From This Fair Country (1951)

The British journalist and broadcaster Godfrey Winn went in search of British suburbia in 1951. ‘I was in the very heart of suburbia, and isn’t life there considered by some to be the cemetery of all youthful drama, the burying ground of all ambition, the apotheosis, on the other hand, of all convention?…So the modern school of psychiatrists are never tired of telling us.’

At number 20 Firgrove, Kingston-upon-Thames, London, he found the Pegg family. Mr Pegg was a senior tax inspector who was treasurer of the Green Lane Tennis Club, Mrs Pegg was a homemaker (‘I can honestly say that I have never envied anyone anything – not even our neighbour’s show of tulips last year’); and their grown-up daughter Marion taught handicrafts at Wimbledon Art School and was saving up for a Baby Morris. One member was missing, in an exotic-sounding location:

The family produced a cable that had just arrived from their son, now married and doing splendidly as an engineer, in Australia. The cable had been sent in birthday greetings to Marion, from Turramurra. Whereupon, I found myself repeating the name aloud, like a mystic invocation – ‘Turramurra, Turramurra’ – as I asked the three remaining members of the family whether they were not eager to set forth on a visit to New South Wales themselves, to this far-off place with the strange and challenging name. We take the road to Turramurra.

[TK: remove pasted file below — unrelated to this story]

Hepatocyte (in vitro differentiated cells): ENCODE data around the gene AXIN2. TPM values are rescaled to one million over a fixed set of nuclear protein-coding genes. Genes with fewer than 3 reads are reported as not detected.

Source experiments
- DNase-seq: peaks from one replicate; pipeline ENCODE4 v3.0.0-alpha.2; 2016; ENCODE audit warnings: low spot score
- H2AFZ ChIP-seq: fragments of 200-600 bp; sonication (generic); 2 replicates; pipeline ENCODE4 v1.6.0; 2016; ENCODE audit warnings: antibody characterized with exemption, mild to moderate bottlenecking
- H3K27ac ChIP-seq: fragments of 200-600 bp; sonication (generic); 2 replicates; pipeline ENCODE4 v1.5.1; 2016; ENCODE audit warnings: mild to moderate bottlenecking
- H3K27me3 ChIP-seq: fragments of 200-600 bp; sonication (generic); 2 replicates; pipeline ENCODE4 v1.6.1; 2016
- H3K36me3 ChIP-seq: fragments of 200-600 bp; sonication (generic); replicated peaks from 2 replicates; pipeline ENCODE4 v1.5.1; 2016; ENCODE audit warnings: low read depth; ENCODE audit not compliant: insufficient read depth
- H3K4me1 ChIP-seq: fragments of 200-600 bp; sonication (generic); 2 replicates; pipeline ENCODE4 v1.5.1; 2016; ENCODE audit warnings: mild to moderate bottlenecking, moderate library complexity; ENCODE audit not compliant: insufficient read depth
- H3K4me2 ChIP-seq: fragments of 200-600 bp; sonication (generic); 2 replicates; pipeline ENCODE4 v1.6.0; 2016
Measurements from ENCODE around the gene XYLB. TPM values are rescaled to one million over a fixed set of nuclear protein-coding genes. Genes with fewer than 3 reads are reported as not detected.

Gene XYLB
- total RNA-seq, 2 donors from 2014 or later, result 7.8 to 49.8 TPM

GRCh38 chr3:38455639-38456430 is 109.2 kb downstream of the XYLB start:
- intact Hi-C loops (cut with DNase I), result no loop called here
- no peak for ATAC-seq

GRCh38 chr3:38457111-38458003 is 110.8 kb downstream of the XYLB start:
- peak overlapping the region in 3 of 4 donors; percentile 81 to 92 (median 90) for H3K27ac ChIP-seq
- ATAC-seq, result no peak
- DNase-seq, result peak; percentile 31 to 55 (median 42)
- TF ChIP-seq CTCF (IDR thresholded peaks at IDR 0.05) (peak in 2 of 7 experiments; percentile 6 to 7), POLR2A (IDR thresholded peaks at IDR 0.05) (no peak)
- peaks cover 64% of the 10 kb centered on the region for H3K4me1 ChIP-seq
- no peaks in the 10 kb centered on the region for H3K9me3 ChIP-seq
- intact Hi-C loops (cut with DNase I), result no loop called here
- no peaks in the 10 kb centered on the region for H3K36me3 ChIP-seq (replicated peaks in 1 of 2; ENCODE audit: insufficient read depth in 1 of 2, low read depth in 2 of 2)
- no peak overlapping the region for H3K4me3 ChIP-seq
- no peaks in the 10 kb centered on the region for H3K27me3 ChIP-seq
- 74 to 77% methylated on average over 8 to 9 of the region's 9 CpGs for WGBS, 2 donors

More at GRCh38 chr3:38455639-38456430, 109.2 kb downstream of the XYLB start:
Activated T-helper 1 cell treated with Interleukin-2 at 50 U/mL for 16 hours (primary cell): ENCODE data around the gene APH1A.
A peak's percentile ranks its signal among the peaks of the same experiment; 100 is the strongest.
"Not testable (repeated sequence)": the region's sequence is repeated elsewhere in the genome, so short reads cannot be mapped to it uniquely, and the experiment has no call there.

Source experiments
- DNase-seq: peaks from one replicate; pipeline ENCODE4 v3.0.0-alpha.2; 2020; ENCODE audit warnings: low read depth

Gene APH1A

At once the father answered as though for them all: ‘I shall be very happy to spend the rest of my days in Firgrove’, he said quietly.

I can understand why now.

–Godfrey Winn, British, 1906-1971

Marcell Seidler, Untitled (Rose Seidler's house at Wahroonga), 1951, Art Gallery of NSW.

Marcell Seidler, Untitled (Rose Seidler’s house at Wahroonga), 1951, Art Gallery of NSW.

2 thoughts on “From This Fair Country (1951)

  1. Bear in mind this was during the period of post-war austerity, when rationing for some things was worse than during the war.

    Since reading this, I can’t help wondering – what ever happened to young Pegg? He’d be in his eighties now if he’s still alive. Did his family join him in the end? Did he ever regret emigrating, or think it was the best thing he ever did?

    And does anyone remember an English engineer named Pegg living in Turramurra in the 1950s?

    • A search of records reveals that an engineer named Ronald Foster Pegg was indeed living in Turramurra in 1954 with his wife Dorothy, having arrived in Australia in 1948. A daughter was born at St Monan’s Hospital, Cremorne in 1951, but he and Dorothy were divorced in late 1958 or early 1959. By 1968 he was living at Elanora Heights with his second wife Maria. In 1977 he and Maria were living in St Lucia, Brisbane.

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